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Begun in 1717 to honour a vow made on the birth of a royal heir, the Mosteiro Palácio Nacional de Mafra was initially intended for just thirteen Franciscan friars. But as wealth poured in from Brazil, João V amplified his plans to include a massive basilica, two royal wings and monastic quarters for hundreds of monks. The result, a fusion of Baroque and Italianate Neoclassicism, was completed in thirteen years and is quite extraordinary – not least the 5200 doorways, 2500 windows and two immense bell towers, each containing over fifty bells. An apocryphal story records the astonishment of the Flemish bell-makers at the size of the order: on their querying it, and asking for payment in advance, Dom João retorted by doubling their price and his original requirement.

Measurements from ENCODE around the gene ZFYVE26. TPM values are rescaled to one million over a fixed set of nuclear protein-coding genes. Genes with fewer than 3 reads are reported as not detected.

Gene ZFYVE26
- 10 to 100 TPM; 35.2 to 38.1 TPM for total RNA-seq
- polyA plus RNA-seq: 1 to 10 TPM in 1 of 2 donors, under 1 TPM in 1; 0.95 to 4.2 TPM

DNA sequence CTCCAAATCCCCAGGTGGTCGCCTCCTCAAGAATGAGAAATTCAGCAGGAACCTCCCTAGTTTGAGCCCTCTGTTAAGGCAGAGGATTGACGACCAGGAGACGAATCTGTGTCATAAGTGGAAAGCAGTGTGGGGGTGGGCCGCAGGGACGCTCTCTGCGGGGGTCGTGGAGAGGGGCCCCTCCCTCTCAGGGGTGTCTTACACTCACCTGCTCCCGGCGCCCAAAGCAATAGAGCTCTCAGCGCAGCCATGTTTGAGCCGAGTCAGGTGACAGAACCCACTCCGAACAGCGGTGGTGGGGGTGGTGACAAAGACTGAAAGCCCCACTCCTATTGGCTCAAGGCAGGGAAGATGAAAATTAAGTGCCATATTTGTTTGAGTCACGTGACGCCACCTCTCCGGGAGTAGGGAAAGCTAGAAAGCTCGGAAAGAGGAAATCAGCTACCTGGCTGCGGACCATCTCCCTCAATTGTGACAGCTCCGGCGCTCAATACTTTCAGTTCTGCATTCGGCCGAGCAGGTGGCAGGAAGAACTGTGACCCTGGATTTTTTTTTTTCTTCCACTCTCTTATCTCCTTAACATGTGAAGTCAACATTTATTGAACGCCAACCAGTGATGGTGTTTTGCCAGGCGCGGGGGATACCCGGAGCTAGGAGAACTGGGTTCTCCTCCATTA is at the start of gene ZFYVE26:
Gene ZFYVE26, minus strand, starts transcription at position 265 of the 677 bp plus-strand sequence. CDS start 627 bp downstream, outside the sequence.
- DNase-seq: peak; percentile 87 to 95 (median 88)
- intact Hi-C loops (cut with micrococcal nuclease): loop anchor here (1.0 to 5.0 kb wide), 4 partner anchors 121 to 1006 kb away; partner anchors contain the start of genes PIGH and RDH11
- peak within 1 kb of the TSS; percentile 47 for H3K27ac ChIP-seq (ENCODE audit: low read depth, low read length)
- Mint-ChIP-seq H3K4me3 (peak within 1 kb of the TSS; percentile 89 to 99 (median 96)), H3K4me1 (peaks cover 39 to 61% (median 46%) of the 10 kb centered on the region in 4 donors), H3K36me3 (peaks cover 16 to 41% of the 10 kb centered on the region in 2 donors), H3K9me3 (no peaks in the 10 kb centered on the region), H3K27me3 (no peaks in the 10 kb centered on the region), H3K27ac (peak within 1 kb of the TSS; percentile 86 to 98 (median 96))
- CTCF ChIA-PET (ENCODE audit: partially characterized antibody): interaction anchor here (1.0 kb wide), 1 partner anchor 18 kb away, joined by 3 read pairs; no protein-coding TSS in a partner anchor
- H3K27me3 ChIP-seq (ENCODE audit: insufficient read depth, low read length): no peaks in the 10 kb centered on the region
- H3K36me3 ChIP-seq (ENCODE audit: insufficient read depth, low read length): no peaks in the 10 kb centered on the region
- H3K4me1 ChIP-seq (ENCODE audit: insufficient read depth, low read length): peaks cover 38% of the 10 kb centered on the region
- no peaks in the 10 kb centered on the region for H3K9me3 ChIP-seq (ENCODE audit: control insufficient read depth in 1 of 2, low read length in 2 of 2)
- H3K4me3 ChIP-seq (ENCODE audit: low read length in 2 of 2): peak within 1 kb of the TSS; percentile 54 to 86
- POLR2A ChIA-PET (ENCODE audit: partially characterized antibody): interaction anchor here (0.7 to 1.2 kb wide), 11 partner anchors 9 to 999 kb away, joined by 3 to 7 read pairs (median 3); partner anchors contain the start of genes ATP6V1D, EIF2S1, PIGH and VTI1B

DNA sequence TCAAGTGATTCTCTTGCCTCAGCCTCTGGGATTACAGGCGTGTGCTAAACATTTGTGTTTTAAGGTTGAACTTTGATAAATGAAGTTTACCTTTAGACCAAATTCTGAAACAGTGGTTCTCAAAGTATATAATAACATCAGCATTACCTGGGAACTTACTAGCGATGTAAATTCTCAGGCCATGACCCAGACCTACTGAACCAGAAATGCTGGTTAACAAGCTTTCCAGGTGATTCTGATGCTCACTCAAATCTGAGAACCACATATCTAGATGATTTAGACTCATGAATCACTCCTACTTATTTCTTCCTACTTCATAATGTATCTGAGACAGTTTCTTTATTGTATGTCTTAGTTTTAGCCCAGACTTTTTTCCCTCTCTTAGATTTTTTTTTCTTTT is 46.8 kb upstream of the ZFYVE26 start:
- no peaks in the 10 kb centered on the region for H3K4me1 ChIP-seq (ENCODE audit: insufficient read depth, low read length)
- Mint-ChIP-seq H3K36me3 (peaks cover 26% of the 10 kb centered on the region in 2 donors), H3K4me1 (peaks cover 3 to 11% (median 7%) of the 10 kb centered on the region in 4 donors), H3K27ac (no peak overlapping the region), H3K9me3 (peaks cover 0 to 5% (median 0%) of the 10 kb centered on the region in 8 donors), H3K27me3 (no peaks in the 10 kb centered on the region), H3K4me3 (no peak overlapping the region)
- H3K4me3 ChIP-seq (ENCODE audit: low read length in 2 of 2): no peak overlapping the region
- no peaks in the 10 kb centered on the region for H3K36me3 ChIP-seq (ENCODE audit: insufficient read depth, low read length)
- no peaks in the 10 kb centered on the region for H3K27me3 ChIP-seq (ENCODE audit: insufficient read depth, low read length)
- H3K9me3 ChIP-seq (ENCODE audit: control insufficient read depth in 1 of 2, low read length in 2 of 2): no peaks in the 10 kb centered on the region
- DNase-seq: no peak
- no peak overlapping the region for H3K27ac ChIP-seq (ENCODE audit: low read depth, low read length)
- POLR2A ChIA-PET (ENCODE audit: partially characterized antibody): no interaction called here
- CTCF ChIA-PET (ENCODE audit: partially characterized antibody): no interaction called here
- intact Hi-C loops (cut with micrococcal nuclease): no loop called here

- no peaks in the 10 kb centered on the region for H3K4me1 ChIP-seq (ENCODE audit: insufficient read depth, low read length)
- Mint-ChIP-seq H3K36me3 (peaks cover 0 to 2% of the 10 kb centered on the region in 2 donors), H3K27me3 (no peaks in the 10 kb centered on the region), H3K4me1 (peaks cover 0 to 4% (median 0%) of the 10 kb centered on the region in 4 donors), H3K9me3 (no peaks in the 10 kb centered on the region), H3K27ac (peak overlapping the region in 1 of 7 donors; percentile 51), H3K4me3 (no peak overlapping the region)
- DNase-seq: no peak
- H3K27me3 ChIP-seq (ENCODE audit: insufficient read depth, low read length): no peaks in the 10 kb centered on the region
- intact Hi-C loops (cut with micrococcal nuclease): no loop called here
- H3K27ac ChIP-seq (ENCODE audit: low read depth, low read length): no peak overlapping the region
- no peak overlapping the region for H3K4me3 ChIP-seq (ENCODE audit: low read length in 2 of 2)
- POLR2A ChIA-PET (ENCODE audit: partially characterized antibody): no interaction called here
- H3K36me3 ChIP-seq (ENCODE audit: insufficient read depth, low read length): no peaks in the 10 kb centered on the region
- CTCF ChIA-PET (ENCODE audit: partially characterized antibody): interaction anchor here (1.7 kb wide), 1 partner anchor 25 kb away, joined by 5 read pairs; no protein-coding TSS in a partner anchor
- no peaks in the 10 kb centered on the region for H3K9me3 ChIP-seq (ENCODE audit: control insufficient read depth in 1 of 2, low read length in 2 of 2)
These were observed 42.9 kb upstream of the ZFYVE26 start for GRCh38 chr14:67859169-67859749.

The seemingly endless royal apartments are a mix of the tedious and the shocking, the latter most obviously in the Sala dos Troféus, with its furniture (even chandeliers) constructed of antlers and upholstered in deerskin. All the rooms are re-creations from when João VI fled to Brazil in the face of the French advance and took all the furniture and valuables with him. However, there is at least one original piece – the bed in which the last Portuguese monarch, Manuel II, slept the night before he went into exile in England. The undoubted highlight is the magnificent Rococo library, rivalling Coimbra’s in grandeur. Byron, shown the 35,000 volumes by one of the monks, was asked if “the English had any books in their country?” The books are still in place, kept free of insect infestation by a colony of tiny bats that lives in the eaves.